Beloved for his Narnian tales for children and his books of Christian apologetics for adults, best-selling author C.S. Lewis also was a prophetic critic of the growing power of scientism in modern society, the misguided effort to apply science to areas outside its proper bounds. In this wide-ranging book of essays edited by John G. West, contemporary writers probe Lewis’s warnings about the dehumanizing impact of scientism on ethics, politics, faith, reason, and science itself. Issues explored include Lewis’s views on bioethics, eugenics, evolution, intelligent design, and what he called “scientocracy.” Contributors include Michael Aeschliman, author of C.S. Lewis and the Restitution of Man; Victor Reppert, author of C.S. Lewis’s Dangerous Idea; Jay Richards, co-author of the New York Timesbestseller Indivisible; and C. John Collins, author of Science and Faith: Friends or Foes
About the Editor
John G. West is a Senior Fellow at the Discovery Institute. He is co-editor of the award-winning C.S. Lewis Readers’ Encyclopedia and author of The Politics of Revelation and Reason and Darwin Day in America. He has been interviewed by Time, Newsweek, USA Today, and The New York Times, as well as appearing on CNN and FoxNews. He holds a Ph.D. in Government from Claremont Graduate University and formerly was the Chair of the Department of Political Science and Geography at Seattle Pacific University.
Praise for The Magician’s Twin
“This outstanding book will be of interest not just to C.S. Lewis readers but to anyone following the latest controversies surrounding intelligent design, reason and the mysterious history of human life.”
—Tom Bethell, Senior Editor of The American Spectator and a Visiting Fellow at the Hoover Institution.
“The Magician’s Twin elucidates C. S. Lewis’s profound contribution to our understanding of the natural world, its design and its functions, and its relationship to the supernatural world, two worlds that we inhabit simultaneously, if somewhat obliviously. This collection of essays shrewdly corrects some misapprehensions of Lewis’s views on evolution, the character of reason, and the role of empirical science in adjudicating the answers to life’s most important questions. Its greatest service, nevertheless, is foregrounding for 21st Century readers the threats to freedom that unchecked scientism engenders (the “twin” referred to in the title)—threats that Lewis so relentlessly and prophetically and bravely warned us about in his era.”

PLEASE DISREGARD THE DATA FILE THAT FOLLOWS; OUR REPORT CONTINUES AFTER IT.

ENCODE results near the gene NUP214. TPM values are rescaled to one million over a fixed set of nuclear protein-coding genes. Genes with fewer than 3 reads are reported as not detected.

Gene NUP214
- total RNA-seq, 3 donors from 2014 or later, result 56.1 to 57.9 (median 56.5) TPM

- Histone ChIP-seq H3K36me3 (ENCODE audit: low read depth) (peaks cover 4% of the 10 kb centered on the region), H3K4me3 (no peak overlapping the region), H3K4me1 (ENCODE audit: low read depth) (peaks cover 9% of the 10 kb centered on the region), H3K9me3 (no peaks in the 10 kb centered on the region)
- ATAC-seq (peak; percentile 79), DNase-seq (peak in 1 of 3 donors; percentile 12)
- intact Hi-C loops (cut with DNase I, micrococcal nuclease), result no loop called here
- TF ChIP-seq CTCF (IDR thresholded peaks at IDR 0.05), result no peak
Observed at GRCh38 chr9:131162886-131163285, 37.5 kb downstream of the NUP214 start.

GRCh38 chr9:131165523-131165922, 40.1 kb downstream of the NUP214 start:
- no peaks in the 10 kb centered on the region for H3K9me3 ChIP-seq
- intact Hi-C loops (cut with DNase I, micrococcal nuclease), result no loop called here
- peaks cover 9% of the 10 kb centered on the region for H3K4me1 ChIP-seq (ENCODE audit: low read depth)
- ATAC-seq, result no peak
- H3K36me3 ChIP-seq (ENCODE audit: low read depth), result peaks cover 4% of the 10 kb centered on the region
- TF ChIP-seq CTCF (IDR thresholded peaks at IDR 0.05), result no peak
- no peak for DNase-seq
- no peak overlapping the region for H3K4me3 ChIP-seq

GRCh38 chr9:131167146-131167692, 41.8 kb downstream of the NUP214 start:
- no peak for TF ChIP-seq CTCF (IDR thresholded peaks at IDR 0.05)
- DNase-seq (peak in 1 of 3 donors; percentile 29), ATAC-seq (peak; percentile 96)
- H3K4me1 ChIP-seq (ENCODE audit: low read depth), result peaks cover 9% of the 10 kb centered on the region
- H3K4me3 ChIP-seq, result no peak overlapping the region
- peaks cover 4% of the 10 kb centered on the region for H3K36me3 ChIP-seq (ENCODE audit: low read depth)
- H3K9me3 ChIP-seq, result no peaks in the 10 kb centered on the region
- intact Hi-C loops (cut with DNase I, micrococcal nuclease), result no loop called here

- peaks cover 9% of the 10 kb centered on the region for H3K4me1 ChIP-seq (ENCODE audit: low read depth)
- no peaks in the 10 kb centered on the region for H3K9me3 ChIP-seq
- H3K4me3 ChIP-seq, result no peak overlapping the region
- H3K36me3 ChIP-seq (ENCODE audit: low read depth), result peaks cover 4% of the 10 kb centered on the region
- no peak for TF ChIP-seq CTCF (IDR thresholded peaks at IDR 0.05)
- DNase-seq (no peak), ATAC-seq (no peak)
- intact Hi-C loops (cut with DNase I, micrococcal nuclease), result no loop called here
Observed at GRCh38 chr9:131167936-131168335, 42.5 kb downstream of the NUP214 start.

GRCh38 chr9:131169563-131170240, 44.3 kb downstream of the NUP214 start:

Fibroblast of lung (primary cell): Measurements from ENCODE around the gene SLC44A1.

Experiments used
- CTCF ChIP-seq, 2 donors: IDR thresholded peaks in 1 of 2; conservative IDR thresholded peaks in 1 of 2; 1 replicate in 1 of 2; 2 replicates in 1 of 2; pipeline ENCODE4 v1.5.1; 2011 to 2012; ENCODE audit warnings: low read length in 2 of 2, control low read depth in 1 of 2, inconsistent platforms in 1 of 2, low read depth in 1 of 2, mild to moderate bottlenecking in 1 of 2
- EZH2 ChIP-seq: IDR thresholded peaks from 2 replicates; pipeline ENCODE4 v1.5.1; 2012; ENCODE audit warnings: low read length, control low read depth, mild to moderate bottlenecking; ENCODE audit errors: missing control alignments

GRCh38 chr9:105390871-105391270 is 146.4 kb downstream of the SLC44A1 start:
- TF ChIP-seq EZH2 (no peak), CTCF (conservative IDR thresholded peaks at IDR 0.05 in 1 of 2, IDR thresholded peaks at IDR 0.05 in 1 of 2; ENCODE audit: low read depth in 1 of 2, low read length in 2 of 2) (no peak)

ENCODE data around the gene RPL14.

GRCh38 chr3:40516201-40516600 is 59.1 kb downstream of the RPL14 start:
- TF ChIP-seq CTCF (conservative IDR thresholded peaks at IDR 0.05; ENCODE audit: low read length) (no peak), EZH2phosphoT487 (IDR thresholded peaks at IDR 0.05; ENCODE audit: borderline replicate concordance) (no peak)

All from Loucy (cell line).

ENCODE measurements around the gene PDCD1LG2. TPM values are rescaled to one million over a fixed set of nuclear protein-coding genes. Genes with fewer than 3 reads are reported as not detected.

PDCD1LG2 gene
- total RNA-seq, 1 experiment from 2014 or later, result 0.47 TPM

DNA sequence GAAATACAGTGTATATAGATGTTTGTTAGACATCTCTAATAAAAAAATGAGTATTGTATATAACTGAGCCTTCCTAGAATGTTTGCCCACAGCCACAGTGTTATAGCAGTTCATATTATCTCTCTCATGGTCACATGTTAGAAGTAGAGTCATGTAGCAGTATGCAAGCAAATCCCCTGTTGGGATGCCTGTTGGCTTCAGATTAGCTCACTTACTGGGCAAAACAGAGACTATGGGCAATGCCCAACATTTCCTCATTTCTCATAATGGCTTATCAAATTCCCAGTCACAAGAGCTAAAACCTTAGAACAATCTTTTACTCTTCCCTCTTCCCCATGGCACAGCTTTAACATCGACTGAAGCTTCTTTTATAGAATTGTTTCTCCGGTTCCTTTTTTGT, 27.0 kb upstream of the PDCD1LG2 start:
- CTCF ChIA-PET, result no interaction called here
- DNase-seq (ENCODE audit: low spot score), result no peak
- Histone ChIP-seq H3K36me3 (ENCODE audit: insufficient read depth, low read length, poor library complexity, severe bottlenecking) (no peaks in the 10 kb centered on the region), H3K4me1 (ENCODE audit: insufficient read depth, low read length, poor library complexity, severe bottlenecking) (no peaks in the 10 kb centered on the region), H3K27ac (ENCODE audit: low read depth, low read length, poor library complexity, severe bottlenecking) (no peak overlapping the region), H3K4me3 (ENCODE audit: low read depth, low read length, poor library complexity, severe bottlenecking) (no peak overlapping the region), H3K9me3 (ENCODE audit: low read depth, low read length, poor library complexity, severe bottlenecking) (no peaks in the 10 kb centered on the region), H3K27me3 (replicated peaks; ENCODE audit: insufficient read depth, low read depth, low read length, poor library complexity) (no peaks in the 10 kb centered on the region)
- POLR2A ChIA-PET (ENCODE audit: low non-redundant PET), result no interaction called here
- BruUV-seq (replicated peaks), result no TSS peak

—Bruce L. Edwards, Ph.D., Professor of English and Associate Dean for Distance Education and International Programs, Bowling Green State University, and author of Not a Tame Lion, A Rhetoric of Reading: C.S. Lewis’s Defense of Western Literacy and other books.
“The Magician’s Twin draws together 10 top thinkers with keen interest in science and scientism. It is solid food for thought for both the professional and the layman, worthy of a careful read for anyone who wishes to consider in detail the important and on-going debate about the appropriate role of science in society… The book makes the case that C.S. Lewis, in contrast to many of his critics, had a detailed and consistent view of science and its impact on culture. Lewis was not anti-science; he was anti-scientism, the belief that modern science supplies the only reliable method of knowledge. Lewis and these authors make a strong case that there is a long and important list of crucial values (including truth, meaning, purpose, morality, freedom/dignity and religious faith) that are the necessary presuppositions for science to be an adequate and ultimate asset. Thus, the book is especially important for Roman Catholic, Orthodox and Protestant Christians. It points to the battle lines in the science, faith and society debate that in the end is a matter of life and death.”
—Michael H. Macdonald, Ph.D., Emeritus Professor of European Studies, German and Philosophy, Seattle Pacific University and co-editor of G.K. Chesterton and C.S. Lewis: The Riddle of Joy.
“C. S. Lewis’s many admirers will be eager to read this collection of articles… The book contains a timely and well-reasoned chapter about Lewis and intelligent design.”
—Phillip E. Johnson, Jefferson E. Peyser Professor of Law (Emeritus) at the University of California, Berkeley School of Law, and author of Darwin on Trial and other books.
“As The Magician’s Twin reveals, C.S. Lewis was a healthy skeptic of mainstream science, unwilling to accept its pronouncements uncritically, especially when science was used to cloak an ideological agenda.”
—William Dembski, Ph.D., author of The Design Revolution and other books.
“Some Darwinians… claim that C.S. Lewis is fighting alongside them. The Magician’s Twin proves that he is not.”
—Dr. Marvin Olasky, Editor-in-Chief, World News Group